Germany’s submission for Best Foreign Film for 2012 did not make the Academy’s short list, but Barbara is a superb film about life in the oppressive regime that was “East Germany”.
“Barbara” (Nina Hoss) is a female doctor working at a prestigious hospital in Berlin when she applies for an exit visa. She isn’t making any political statement or working against the Communist government. She simply wants to go to West Germany to live with and marry her boyfriend “Jorg” (Mark Waschke).
The result of her application is that she’s forced out of her job and out of the capital city itself. She winds up at a clinic in the provinces where her new boss, “Dr. Andre Reiser” (Ronald Zehrfeld), must report on her activities to the Stasi (East Germany’s “Secret Police”).
Barbara appears to be stand-offish from the other doctors, but her skills and superior bedside manner soon has Andre trying to warm up to her. He is clearly conflicted over having to keep tabs on her for the Stasi and his growing admiration for her abilities. When “Stella” (Jasna Fritzi Bauer), a young girl from a work camp is brought in, Andre is convinced she is faking illness as she’s done before. Barbara examines her and discovers that Andre is wrong and Stella is quite ill. Barbara spends time with Stella, reading to her and keeping her calm.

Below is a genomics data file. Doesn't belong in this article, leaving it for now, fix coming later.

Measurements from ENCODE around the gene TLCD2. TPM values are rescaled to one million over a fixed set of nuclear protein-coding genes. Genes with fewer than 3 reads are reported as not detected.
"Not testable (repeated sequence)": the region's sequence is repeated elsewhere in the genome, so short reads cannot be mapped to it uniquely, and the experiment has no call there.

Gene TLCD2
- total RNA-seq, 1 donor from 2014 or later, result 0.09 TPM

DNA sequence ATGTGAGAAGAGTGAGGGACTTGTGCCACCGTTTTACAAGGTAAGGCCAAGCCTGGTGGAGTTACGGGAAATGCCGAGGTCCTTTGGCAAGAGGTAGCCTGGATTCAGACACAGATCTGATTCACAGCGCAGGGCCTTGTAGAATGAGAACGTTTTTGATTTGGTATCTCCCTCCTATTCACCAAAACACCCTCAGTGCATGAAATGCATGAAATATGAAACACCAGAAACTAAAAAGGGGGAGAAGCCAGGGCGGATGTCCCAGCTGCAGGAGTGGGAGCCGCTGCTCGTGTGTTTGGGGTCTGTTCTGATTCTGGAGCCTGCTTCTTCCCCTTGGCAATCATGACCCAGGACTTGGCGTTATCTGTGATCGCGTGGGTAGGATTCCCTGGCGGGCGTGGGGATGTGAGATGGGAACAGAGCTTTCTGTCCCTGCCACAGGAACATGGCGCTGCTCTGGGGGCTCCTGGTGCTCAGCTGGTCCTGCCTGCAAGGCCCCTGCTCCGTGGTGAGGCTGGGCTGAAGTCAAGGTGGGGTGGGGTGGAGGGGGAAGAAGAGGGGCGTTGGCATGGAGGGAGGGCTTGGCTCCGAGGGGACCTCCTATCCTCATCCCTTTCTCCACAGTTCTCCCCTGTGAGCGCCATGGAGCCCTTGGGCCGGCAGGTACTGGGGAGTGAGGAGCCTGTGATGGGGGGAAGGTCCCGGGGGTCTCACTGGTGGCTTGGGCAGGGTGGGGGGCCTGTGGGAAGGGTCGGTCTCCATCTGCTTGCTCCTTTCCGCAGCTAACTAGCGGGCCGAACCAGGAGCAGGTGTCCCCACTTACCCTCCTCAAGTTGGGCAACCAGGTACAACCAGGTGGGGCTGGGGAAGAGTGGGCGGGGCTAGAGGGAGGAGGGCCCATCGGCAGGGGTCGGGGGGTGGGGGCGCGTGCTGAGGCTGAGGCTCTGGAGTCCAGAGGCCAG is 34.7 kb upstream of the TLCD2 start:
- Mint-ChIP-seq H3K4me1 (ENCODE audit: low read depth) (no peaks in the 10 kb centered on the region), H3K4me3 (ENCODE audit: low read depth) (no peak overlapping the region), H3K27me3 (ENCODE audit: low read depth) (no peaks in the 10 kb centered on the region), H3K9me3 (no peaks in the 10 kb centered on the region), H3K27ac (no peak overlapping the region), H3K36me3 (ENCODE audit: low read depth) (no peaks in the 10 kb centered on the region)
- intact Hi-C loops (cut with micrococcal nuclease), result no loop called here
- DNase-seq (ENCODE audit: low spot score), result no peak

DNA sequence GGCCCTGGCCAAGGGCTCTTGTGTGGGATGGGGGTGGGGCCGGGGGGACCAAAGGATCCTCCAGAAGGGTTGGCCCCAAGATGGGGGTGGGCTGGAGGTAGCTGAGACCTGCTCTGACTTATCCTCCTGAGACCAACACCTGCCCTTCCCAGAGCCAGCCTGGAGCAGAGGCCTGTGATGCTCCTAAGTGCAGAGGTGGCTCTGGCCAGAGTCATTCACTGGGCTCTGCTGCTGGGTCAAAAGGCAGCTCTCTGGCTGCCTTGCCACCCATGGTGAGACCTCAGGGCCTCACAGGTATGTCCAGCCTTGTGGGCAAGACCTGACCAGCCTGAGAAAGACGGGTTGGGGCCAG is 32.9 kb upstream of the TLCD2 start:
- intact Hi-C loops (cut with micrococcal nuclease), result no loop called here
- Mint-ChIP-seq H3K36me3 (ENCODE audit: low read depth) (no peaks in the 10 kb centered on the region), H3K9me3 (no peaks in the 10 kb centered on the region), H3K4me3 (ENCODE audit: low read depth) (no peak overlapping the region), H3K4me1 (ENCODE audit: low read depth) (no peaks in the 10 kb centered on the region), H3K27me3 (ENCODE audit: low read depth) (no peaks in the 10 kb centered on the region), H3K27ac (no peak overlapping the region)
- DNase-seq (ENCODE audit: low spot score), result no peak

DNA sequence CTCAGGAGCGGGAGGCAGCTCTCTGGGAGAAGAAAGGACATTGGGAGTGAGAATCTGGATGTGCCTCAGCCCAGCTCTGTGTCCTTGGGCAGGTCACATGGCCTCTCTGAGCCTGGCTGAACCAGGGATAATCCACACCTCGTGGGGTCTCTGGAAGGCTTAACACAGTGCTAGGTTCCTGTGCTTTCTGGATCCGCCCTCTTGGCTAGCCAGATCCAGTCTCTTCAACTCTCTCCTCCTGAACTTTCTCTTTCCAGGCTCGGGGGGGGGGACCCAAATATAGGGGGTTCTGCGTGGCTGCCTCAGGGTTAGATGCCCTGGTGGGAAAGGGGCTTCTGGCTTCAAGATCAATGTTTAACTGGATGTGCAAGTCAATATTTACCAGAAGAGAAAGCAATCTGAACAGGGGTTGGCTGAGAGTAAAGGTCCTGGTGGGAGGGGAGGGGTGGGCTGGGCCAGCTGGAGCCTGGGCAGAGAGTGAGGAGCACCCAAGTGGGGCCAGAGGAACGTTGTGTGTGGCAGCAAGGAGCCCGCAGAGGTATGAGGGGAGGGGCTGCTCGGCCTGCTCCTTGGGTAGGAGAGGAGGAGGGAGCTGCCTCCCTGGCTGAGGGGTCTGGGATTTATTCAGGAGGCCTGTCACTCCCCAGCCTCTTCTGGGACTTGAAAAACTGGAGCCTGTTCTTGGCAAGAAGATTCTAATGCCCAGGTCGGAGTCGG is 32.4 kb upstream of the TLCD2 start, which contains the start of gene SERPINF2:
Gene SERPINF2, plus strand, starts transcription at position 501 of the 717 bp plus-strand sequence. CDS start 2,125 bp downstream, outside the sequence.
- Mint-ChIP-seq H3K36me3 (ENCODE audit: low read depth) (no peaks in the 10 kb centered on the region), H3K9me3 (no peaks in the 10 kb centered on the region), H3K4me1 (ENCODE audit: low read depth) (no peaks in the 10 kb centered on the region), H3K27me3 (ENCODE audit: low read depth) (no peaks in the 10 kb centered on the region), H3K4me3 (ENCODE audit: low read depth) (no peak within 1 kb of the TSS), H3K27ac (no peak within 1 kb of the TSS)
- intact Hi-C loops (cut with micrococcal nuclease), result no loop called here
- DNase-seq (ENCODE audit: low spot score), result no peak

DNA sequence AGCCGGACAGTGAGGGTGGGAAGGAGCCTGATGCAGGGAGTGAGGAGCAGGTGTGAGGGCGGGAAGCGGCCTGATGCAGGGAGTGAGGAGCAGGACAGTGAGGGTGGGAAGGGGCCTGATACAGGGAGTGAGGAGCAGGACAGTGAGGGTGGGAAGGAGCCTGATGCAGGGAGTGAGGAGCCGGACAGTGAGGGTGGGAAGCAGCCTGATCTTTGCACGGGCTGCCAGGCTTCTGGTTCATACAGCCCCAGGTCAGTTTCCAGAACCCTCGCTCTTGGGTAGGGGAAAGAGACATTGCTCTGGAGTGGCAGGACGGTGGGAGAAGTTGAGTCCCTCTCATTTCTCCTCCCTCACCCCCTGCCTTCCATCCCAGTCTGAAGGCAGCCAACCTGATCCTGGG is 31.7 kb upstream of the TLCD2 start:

When Barbara drops out of sight for a few hours to visit her boyfriend secretly at a tourist hotel, the repercussions are a search of every item in her apartment, including her body cavities. The indignity of it is evident on her face and a reminder of her status with the Stasi. However, plans are in the wind. Jorg has arranged for her to escape to the West. Meanwhile, Stella has returned to the work farm and staged her own escape. Will one, both or neither end up escaping?
Writer/director Petzold is telling a story about how an oppressive regime can grind up a person, rather than focusing on the regime itself. Barbara is his sixth collaboration with Nina Hoss and their familiarity as director and actress adds to the quality of this movie. The slow pacing is deliberate and the lack of any ‘edge of your seat tension’ does not detract from this wonderful film. Barbara wants what we all want, to live happily ever after, but in East Germany in 1980 that was almost impossible. Hoss gives an excellent performance as a woman who is a caring physician but has to build a shell to keep others away. Trusting anyone is just too dangerous for Barbara.
But you can trust that Barbara is a high-quality film well worth seeing.